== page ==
US veterans join forces for gun reform

An AR15 assault rifle. (Joshua Lott/Getty Images/AFP)
Updated 08 March 2018
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US veterans join forces for gun reform

WASHINGTON: Dave Baril has served in the US Marine Corps for over 18 years, deployed twice to Iraq, and is a gun owner.
But after a teenager killed 17 people in Florida last month — the deadliest school shooting to hit the country in over five years — he took his personal AR-15 rifle to a local police station and turned it in for destruction.
Baril is one of a group of US military veterans calling for tighter firearms regulations in an effort to reduce gun violence in America, bringing their knowledge of weapons and war — and accompanying credibility — to the contentious debate.
Shootings at a Las Vegas concert last year and at the Parkland, Florida high school “really woke me up the most,” he said.
The 42-year-old said he is “all for the 2nd Amendment” to the US Constitution, which guarantees the right to bear arms.
“But that doesn’t mean that... we should all be driving around in tanks just because... the military has tanks,” he said.
And without changes to current gun laws, Baril believes the current pattern of mass shootings will continue — or get worse.
“The definition of insanity is doing the same thing over and over again and expecting a different result,” he said.
Both the Las Vegas and Parkland shootings were carried out with AR-15-style rifles, which are similar to military-issue M4s but lack a burst-fire mode.
“If I’m gonna say that... we shouldn’t have these things out there, I can’t have one myself and say, ‘Well, I’m special,’” said Baril.
So he decided to turn in his rifle.
After the Parkland shooting, Baril started the Twitter hashtag #VetsForGunReform and asked a few other veterans if it was something they would support.
They said yes, and it has since taken off, becoming a rallying point for like-minded veterans on social media.
“This has really coalesced the group, and the reach that it’s gotten has been incredible,” Kyleanne Hunter, one of the primary Vets for Gun Reform organizers, said of the hashtag.
“Right now, we’re just sort of a little bit of a ragtag group of volunteers who also all have other jobs, and so we’re getting this going as we can,” said Hunter, a former Cobra helicopter pilot who served in the Marines for nearly 12 years, deployed to Iraq and Afghanistan and is a gun owner.
“What we really want to focus on right now is amplifying the voices of these students who are driving the movement,” she said, referring to survivors of the Parkland shooting, some of whom have become prominent advocates for tighter firearms laws.
“We volunteered to go into harm’s way, they didn’t, and they shouldn’t have to experience this,” said Hunter.
She and fellow veterans aim to be “a voice of reason” in the debate on gun regulations and “bridge the gap between the left and the right,” she said.
“We’re keeping a close eye on the policy debates that are happening right now and being very deliberate as to how we want to proceed.”
Pete Lucier, who served in the Marines from 2008 to 2013, deployed to Afghanistan and was a marksmanship instructor, said he was once a “pretty strong believer” in the idea of a “good guy with a gun” countering those who would do harm in the US.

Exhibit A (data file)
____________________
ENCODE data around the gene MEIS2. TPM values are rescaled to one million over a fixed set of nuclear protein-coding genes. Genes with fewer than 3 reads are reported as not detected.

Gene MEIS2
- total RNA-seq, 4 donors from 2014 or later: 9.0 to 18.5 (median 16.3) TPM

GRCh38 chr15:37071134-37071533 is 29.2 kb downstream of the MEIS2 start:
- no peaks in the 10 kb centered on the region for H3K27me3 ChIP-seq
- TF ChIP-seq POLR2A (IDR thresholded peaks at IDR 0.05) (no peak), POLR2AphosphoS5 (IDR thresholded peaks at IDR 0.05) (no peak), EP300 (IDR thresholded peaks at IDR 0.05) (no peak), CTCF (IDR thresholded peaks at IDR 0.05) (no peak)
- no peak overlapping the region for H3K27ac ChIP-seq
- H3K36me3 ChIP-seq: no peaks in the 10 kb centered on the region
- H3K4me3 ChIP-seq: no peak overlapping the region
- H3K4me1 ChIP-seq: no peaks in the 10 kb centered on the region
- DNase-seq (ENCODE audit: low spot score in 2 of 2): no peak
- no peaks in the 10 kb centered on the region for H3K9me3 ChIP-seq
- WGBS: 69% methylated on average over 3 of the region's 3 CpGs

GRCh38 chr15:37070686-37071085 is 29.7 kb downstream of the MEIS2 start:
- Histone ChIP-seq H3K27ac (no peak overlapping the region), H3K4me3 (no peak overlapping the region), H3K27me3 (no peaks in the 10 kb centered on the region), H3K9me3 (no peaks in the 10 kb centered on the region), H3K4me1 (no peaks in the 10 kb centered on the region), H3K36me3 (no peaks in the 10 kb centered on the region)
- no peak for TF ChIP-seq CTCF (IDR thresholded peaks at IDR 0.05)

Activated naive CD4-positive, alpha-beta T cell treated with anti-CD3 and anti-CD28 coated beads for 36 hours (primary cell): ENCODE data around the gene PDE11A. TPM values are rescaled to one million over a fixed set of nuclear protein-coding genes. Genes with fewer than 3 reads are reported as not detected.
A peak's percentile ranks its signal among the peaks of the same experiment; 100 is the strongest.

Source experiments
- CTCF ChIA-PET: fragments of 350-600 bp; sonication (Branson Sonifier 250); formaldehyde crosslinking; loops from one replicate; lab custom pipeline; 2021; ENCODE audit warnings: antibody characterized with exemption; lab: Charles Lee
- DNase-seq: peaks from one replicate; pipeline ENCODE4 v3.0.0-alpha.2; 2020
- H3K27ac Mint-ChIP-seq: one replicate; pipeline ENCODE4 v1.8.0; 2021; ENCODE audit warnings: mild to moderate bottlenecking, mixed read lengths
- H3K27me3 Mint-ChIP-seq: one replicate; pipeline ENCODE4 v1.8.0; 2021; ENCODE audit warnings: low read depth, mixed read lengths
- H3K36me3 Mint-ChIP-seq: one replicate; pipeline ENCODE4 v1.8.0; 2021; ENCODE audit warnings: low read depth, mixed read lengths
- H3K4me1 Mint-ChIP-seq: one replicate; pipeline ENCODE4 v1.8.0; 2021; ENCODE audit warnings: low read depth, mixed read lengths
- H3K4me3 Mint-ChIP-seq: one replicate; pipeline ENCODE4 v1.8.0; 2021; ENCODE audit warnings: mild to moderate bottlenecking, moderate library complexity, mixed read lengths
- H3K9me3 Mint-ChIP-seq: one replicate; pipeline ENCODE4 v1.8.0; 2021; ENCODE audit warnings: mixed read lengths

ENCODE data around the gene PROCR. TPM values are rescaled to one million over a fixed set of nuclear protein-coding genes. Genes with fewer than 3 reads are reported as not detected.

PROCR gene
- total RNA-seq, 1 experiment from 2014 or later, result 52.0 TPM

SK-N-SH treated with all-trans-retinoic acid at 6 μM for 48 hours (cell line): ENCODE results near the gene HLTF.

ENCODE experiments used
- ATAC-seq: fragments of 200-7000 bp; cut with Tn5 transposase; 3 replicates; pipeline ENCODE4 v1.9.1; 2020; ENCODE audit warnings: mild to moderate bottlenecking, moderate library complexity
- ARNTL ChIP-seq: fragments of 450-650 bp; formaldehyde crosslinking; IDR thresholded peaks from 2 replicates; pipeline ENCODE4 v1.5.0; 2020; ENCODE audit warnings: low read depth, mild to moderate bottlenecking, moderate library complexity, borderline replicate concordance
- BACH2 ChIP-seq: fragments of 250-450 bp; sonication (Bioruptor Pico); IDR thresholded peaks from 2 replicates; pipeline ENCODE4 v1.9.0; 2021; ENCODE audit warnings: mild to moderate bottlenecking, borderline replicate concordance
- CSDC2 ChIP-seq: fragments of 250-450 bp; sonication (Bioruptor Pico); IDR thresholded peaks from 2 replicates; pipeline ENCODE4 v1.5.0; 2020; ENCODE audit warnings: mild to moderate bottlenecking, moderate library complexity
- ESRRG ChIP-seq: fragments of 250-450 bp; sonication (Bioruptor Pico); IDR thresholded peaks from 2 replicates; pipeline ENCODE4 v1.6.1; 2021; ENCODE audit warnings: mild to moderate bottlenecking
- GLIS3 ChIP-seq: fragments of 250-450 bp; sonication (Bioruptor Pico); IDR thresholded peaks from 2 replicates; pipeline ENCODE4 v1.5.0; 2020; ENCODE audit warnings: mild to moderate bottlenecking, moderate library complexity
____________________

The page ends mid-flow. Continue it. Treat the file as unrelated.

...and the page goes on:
Gun violence in America played a role in changing his views, but so did his time at war.
“Seeing the chaos of a real combat environment and the difficulties involved in gunplay and in real combat hedged a lot of my views about what was possible with a gun,” said Lucier.
He no longer owns a gun but still shoots periodically, and said that veterans’ knowledge of firearms is something important they bring to the conversation.
“A lot of us come from homes or backgrounds where we appreciate firearms. We don’t necessarily villainize or demonize people who own guns. We understand guns,” Lucier said.
“Our identity as veterans... informs our position,” he said. “But it’s not in any way trying to be a shield from criticism... or represent veterans as a monolith.”
For Dennis Magnasco, who served in the US Army from 2006 to 2015, deployed to Afghanistan and is a gun owner, the shooting in Las Vegas — where the gunman used a “bump stock” device to drastically increase the rate at which he could rain bullets down on concert-goers — encouraged him to speak out.
“I saw the video of the shooting. When I heard the fire from that rifle with the bump stock on it, it sounded very similar to a machine gun. It sounded like combat,” he said.
“I had this feeling of just, this isn’t right, we’ve gotta make some changes.”
As a medic in an infantry unit, Magnasco treated a wide variety of injuries, which is “something that I carry with me, and something that I remember.”
“When I think about middle school students and high school students in the United States seeing these types of injuries in their schools to their friends, they didn’t sign up for that,” he said.
“That shouldn’t be the way things are.”


Trump’s troubled White House in search of new chief of staff

Updated 21 min 2 sec ago
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Trump’s troubled White House in search of new chief of staff

WASHINGTON: US President Donald Trump is considering at least four people to serve as his next chief of staff, after plans for an orderly succession for departing John Kelly fell through.